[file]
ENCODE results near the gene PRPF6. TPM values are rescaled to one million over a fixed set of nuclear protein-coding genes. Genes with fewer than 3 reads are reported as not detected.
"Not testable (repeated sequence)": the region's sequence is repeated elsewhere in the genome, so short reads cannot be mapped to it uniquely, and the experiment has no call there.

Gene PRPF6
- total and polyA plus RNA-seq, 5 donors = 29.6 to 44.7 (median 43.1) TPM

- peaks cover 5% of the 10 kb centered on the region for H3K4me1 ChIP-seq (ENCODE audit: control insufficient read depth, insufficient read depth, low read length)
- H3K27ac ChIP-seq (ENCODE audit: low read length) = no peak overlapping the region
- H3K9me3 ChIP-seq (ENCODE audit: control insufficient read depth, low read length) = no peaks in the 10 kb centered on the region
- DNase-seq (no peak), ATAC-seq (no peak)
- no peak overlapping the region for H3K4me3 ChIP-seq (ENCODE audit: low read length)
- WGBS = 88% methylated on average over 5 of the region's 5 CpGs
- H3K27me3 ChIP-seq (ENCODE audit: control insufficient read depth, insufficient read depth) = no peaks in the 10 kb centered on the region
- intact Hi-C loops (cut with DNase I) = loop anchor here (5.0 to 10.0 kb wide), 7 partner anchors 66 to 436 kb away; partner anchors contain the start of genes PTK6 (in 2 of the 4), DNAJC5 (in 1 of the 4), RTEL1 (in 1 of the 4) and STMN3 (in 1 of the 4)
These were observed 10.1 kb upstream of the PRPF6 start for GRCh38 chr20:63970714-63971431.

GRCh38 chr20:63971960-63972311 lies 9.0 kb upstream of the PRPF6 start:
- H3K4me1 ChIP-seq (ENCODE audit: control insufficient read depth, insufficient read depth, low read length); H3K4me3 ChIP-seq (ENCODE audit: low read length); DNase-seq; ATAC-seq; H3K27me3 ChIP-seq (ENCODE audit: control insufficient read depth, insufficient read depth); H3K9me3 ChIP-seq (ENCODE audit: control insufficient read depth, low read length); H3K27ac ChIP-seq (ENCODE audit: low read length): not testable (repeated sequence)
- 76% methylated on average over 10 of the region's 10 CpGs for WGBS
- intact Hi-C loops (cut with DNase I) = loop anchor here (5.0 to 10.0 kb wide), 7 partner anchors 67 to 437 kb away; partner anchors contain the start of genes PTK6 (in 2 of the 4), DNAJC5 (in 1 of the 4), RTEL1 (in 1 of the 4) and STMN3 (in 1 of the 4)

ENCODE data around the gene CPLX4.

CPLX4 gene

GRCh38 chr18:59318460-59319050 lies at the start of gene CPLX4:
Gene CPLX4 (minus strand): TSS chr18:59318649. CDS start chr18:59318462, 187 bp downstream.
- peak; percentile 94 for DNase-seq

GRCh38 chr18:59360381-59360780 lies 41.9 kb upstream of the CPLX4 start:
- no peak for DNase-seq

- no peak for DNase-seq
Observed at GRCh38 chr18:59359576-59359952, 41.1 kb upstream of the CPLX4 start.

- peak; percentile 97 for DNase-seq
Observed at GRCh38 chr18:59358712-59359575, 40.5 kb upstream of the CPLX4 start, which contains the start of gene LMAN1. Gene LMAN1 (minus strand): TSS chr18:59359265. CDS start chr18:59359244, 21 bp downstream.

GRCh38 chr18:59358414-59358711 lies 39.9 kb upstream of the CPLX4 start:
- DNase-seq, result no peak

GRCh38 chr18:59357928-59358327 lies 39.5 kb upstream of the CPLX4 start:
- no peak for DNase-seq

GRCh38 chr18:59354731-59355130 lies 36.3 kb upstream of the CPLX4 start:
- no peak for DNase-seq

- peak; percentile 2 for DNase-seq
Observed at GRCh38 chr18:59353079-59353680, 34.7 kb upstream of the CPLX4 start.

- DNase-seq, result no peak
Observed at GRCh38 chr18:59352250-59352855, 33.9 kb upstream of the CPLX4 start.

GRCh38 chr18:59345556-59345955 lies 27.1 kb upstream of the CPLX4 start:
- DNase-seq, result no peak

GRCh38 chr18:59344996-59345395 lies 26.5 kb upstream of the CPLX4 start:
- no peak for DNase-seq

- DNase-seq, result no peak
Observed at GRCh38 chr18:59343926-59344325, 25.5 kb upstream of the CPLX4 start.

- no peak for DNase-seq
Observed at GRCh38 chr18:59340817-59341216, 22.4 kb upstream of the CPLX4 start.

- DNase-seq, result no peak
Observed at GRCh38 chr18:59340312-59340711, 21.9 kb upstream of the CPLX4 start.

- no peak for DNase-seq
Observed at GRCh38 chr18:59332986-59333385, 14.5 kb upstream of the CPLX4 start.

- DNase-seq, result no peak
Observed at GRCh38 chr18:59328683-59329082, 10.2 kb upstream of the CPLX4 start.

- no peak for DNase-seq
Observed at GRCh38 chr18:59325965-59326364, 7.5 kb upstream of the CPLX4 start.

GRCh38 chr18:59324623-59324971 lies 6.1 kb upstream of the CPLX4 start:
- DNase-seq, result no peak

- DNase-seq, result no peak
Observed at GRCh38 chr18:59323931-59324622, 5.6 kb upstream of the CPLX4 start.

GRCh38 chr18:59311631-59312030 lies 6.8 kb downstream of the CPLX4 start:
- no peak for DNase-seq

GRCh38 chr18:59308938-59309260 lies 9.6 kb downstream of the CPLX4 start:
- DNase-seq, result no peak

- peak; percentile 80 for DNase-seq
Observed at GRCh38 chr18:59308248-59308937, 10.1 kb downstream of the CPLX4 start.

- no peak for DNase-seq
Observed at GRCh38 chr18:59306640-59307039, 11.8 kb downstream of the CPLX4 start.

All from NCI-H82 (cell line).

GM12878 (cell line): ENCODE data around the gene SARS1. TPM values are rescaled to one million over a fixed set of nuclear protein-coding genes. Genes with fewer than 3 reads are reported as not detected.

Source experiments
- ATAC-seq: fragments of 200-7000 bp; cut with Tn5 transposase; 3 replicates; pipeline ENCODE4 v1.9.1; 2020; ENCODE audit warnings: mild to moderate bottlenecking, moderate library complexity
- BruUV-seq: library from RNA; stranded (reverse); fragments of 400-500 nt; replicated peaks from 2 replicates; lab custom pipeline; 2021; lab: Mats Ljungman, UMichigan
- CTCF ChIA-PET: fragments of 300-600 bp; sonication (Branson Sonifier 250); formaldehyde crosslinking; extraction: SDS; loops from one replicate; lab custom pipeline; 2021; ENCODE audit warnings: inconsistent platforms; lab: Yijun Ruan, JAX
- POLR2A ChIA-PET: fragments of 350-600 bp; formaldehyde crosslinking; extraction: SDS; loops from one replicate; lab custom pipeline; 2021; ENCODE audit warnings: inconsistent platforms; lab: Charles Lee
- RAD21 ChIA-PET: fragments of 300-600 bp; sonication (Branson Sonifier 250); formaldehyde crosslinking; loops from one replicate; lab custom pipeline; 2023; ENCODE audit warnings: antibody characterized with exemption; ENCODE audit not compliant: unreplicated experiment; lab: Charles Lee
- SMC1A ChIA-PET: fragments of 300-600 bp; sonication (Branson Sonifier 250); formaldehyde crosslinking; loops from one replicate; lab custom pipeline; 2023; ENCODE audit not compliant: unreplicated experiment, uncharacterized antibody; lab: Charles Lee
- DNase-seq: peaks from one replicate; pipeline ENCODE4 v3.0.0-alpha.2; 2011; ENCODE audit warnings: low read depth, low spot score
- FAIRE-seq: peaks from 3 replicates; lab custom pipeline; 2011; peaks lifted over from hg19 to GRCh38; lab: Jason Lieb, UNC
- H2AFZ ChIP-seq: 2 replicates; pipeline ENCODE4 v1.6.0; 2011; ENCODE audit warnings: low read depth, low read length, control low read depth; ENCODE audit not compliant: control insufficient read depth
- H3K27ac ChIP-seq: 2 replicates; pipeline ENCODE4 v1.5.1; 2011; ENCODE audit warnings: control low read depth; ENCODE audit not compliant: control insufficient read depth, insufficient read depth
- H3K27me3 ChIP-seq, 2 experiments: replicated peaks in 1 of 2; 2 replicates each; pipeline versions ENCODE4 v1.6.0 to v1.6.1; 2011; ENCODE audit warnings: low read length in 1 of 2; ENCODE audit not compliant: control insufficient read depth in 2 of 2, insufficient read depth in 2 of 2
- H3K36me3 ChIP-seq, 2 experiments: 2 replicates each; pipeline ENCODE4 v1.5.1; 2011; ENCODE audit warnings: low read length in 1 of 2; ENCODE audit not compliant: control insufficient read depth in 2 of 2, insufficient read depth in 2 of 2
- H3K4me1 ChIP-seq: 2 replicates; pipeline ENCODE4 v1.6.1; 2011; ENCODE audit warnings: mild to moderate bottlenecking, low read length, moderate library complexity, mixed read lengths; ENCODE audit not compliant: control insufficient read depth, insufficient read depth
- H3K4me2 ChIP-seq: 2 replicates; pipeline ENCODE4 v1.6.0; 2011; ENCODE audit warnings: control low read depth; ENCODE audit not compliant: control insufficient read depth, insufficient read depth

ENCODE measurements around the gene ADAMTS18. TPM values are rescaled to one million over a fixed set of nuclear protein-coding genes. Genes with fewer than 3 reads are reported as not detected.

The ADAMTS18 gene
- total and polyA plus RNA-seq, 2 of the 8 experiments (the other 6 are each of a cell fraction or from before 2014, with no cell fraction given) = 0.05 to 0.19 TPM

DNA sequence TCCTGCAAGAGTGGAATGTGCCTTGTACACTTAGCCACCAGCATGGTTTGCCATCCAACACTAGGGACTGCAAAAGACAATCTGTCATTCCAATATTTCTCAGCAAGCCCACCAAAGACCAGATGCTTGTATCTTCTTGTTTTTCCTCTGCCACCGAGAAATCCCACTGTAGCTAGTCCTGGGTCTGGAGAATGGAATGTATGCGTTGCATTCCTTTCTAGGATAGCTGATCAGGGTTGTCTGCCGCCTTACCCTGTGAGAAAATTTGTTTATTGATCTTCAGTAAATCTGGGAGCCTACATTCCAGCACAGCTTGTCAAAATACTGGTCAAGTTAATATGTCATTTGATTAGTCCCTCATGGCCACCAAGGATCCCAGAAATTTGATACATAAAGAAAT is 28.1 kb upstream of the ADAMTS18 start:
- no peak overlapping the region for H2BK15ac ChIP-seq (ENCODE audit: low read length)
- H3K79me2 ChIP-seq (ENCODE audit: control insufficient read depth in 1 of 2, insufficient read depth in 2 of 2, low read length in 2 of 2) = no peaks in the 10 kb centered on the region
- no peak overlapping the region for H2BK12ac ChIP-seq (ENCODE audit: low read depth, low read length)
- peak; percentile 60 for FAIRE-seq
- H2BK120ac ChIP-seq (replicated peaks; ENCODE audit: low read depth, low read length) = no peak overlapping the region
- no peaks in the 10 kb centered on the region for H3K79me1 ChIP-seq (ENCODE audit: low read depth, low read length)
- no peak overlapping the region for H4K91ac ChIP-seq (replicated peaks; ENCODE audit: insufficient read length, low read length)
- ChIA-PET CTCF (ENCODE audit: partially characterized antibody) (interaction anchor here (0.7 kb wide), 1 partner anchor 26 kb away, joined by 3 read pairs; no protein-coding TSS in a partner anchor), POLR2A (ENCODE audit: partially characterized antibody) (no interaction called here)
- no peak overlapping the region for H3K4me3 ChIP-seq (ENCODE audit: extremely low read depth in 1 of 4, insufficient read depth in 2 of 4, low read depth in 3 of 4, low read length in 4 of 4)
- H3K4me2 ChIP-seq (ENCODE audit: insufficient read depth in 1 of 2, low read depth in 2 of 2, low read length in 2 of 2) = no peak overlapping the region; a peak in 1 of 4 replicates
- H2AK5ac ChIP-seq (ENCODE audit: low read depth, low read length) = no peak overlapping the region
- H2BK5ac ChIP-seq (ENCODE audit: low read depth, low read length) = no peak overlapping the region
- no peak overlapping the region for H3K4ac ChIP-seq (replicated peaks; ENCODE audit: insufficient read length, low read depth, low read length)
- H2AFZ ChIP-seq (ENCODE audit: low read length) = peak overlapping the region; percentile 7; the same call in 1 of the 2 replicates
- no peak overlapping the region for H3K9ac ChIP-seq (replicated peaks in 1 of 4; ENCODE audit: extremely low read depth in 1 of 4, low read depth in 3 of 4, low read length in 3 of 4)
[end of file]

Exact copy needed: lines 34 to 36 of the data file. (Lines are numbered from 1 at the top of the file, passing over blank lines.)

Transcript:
- no peak for DNase-seq

- peak; percentile 2 for DNase-seq
Observed at GRCh38 chr18:59353079-59353680, 34.7 kb upstream of the CPLX4 start.